Contents Of The Phrase

The question may arise, what is it that makes

a phrase,--the rhythm, harmony, or melody? Strictly speaking, all

three; for music subsists in the ceaseless co-operation of these three

primary elements of composition, and no phrase is wholly complete

without the evidence of each and all. Generalizing the definitions

already given, the function of each of these primary elements may be

thus described: The element of harm
ny regulates the choice of the

tones that are to sound together; the upright shafts of tone (chords)

which determine the body, or framework, of the music. The element of

melody regulates the choice of single tones, selected from the

successive shafts of harmony, that are to form a connected line or

strand of tones (in horizontal order, so to speak),--something like a

chain or chains stretched from harmonic post to post, which describe

the figure or outline of the musical image. The element of rhythm

gives the whole body its life,--regulates the choice of varying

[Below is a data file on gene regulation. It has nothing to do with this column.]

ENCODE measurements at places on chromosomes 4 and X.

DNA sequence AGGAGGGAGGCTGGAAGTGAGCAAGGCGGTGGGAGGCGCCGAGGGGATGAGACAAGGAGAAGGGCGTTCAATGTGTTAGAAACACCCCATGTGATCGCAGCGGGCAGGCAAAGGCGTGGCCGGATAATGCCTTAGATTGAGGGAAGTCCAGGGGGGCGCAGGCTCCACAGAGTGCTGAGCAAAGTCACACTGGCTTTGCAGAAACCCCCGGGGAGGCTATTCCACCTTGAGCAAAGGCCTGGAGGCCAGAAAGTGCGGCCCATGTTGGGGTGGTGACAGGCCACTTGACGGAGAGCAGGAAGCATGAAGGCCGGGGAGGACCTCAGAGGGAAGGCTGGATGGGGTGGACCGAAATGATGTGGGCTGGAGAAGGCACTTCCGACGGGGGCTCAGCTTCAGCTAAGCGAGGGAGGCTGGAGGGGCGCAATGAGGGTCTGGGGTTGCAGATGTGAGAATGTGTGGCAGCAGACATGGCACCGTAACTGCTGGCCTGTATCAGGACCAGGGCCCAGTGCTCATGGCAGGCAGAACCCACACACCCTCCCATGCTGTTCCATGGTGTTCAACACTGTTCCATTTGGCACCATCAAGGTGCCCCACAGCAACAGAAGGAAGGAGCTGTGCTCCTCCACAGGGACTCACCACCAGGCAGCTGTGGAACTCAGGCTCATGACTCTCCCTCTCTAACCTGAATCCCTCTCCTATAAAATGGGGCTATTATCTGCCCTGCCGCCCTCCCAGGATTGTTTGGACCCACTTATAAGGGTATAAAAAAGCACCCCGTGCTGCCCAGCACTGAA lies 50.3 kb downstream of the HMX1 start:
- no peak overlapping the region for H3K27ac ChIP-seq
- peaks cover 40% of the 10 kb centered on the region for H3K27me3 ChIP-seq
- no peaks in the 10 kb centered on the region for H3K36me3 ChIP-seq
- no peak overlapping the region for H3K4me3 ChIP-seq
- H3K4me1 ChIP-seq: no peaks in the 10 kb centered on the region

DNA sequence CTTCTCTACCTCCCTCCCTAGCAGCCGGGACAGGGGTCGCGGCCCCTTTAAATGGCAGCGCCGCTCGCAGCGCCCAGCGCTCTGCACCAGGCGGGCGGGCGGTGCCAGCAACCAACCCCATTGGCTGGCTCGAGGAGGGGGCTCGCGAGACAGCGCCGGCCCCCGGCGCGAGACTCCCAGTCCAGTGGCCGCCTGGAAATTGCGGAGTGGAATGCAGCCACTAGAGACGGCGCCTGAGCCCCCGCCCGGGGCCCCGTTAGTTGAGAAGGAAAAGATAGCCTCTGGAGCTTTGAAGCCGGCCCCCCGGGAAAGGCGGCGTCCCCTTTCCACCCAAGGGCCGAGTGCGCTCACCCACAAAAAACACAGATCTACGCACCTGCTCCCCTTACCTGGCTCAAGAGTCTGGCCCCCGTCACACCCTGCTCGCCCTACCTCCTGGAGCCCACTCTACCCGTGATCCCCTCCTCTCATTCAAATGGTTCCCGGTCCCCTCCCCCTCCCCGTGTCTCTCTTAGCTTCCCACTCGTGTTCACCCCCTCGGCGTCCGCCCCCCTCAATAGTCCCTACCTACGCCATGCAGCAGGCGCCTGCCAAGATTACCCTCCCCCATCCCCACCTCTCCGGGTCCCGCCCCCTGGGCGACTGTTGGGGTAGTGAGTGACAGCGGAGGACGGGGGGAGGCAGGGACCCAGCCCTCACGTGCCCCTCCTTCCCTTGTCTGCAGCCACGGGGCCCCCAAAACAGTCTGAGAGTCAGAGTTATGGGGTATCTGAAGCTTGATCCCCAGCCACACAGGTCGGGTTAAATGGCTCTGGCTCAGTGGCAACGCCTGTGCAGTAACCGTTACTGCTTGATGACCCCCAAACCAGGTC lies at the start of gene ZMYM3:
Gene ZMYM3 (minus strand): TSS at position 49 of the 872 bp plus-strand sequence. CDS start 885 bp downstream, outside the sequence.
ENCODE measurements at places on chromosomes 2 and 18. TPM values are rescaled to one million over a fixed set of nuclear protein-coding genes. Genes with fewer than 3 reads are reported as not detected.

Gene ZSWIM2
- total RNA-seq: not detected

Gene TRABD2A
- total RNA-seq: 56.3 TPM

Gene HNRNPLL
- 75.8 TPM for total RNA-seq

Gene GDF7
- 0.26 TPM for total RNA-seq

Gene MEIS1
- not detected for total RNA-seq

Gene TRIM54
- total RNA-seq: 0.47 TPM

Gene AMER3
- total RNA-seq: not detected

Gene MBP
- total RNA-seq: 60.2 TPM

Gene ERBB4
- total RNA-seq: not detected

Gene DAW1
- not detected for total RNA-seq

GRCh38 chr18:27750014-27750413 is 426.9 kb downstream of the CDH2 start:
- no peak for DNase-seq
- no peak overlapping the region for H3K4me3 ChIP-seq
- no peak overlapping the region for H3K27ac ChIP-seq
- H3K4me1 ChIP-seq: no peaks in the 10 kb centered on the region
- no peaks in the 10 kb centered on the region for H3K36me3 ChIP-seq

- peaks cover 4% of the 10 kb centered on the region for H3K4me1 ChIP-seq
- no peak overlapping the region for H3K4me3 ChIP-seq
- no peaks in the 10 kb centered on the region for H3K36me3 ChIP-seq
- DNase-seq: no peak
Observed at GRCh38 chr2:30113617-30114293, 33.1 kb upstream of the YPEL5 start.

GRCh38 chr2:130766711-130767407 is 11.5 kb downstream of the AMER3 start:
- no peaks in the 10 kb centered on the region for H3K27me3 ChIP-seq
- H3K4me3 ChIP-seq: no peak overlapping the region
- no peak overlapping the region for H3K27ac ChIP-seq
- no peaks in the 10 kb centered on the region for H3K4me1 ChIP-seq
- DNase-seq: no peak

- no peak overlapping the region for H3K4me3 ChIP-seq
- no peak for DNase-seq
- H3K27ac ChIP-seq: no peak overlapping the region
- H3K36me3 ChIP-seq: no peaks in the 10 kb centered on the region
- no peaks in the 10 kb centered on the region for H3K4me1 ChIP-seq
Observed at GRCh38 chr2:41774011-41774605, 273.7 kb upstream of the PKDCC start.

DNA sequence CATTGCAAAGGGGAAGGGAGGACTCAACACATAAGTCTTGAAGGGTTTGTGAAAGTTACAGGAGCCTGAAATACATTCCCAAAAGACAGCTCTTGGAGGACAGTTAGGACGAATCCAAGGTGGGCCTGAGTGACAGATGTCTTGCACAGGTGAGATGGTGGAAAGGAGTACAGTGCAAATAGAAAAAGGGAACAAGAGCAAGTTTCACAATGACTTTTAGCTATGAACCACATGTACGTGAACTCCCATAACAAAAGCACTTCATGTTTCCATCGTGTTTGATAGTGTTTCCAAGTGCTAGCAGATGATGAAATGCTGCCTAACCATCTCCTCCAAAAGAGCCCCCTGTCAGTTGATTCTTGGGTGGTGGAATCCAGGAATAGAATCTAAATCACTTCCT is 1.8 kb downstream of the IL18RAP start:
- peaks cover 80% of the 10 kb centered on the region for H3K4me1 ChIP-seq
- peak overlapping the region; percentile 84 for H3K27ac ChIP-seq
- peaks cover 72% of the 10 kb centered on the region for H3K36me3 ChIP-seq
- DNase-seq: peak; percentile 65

lengths, defining the infinitely varied tapping of the musical


It is evident, from this, that no vivid, satisfying musical impression

can be created in the absence of any one of these essential elements.

But, for all that, they are not of equal importance; and, in

determining the extremities of the phrase (and of all other factors of

musical structure), the melody takes precedence over harmony and

rhythm. That is to say, that in his analysis of figures, motives,

phrases, periods, and so forth, the student's attention should be

centered upon the melody,--that chain of successive single tones which,

as repeatedly stated, usually describes the uppermost line of the

harmonic and rhythmic body. That is the reason why the illustrations

given in this book are so frequently limited to the melody alone; it is

the pencil point which traces the design, describes the form, of the

musical composition.